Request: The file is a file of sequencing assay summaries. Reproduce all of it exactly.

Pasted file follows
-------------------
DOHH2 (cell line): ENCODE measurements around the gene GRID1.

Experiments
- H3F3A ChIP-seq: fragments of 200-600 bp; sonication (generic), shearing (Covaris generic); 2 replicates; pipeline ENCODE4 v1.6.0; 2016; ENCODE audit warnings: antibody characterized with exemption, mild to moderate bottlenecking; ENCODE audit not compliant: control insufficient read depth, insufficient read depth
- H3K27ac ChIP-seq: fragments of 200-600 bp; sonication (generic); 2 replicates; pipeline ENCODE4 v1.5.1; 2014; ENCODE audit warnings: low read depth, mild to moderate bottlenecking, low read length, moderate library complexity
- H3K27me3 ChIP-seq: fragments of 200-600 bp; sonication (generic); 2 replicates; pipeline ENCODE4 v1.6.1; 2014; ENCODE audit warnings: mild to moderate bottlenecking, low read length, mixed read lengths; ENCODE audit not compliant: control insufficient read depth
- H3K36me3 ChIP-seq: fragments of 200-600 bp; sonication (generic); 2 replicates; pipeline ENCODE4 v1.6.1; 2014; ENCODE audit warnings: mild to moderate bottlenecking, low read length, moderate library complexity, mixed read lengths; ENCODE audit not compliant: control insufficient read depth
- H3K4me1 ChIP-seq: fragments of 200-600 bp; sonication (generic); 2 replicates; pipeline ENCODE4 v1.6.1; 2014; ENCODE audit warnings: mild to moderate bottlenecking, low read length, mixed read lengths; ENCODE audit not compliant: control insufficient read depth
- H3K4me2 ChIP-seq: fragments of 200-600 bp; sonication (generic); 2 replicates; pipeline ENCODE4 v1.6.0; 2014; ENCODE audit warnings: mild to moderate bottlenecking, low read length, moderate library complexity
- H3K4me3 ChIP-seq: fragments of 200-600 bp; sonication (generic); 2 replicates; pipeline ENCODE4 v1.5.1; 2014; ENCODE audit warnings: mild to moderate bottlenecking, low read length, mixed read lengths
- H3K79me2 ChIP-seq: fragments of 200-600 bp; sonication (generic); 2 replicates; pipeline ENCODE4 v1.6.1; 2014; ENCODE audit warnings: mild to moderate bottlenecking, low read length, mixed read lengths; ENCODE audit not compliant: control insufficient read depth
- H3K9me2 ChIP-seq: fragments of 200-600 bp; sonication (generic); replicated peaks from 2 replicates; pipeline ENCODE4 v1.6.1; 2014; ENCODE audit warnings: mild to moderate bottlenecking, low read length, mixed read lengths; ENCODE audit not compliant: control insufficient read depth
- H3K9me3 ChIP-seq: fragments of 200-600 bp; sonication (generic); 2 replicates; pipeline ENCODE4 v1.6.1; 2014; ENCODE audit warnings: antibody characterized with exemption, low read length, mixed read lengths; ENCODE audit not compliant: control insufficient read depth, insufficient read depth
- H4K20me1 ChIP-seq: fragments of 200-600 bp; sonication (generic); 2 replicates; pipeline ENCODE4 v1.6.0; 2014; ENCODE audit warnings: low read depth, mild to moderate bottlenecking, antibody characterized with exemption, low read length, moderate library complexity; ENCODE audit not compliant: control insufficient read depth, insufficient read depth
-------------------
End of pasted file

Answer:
DOHH2 (cell line): ENCODE measurements around the gene GRID1.

Experiments
- H3F3A ChIP-seq: fragments of 200-600 bp; sonication (generic), shearing (Covaris generic); 2 replicates; pipeline ENCODE4 v1.6.0; 2016; ENCODE audit warnings: antibody characterized with exemption, mild to moderate bottlenecking; ENCODE audit not compliant: control insufficient read depth, insufficient read depth
- H3K27ac ChIP-seq: fragments of 200-600 bp; sonication (generic); 2 replicates; pipeline ENCODE4 v1.5.1; 2014; ENCODE audit warnings: low read depth, mild to moderate bottlenecking, low read length, moderate library complexity
- H3K27me3 ChIP-seq: fragments of 200-600 bp; sonication (generic); 2 replicates; pipeline ENCODE4 v1.6.1; 2014; ENCODE audit warnings: mild to moderate bottlenecking, low read length, mixed read lengths; ENCODE audit not compliant: control insufficient read depth
- H3K36me3 ChIP-seq: fragments of 200-600 bp; sonication (generic); 2 replicates; pipeline ENCODE4 v1.6.1; 2014; ENCODE audit warnings: mild to moderate bottlenecking, low read length, moderate library complexity, mixed read lengths; ENCODE audit not compliant: control insufficient read depth
- H3K4me1 ChIP-seq: fragments of 200-600 bp; sonication (generic); 2 replicates; pipeline ENCODE4 v1.6.1; 2014; ENCODE audit warnings: mild to moderate bottlenecking, low read length, mixed read lengths; ENCODE audit not compliant: control insufficient read depth
- H3K4me2 ChIP-seq: fragments of 200-600 bp; sonication (generic); 2 replicates; pipeline ENCODE4 v1.6.0; 2014; ENCODE audit warnings: mild to moderate bottlenecking, low read length, moderate library complexity
- H3K4me3 ChIP-seq: fragments of 200-600 bp; sonication (generic); 2 replicates; pipeline ENCODE4 v1.5.1; 2014; ENCODE audit warnings: mild to moderate bottlenecking, low read length, mixed read lengths
- H3K79me2 ChIP-seq: fragments of 200-600 bp; sonication (generic); 2 replicates; pipeline ENCODE4 v1.6.1; 2014; ENCODE audit warnings: mild to moderate bottlenecking, low read length, mixed read lengths; ENCODE audit not compliant: control insufficient read depth
- H3K9me2 ChIP-seq: fragments of 200-600 bp; sonication (generic); replicated peaks from 2 replicates; pipeline ENCODE4 v1.6.1; 2014; ENCODE audit warnings: mild to moderate bottlenecking, low read length, mixed read lengths; ENCODE audit not compliant: control insufficient read depth
- H3K9me3 ChIP-seq: fragments of 200-600 bp; sonication (generic); 2 replicates; pipeline ENCODE4 v1.6.1; 2014; ENCODE audit warnings: antibody characterized with exemption, low read length, mixed read lengths; ENCODE audit not compliant: control insufficient read depth, insufficient read depth
- H4K20me1 ChIP-seq: fragments of 200-600 bp; sonication (generic); 2 replicates; pipeline ENCODE4 v1.6.0; 2014; ENCODE audit warnings: low read depth, mild to moderate bottlenecking, antibody characterized with exemption, low read length, moderate library complexity; ENCODE audit not compliant: control insufficient read depth, insufficient read depth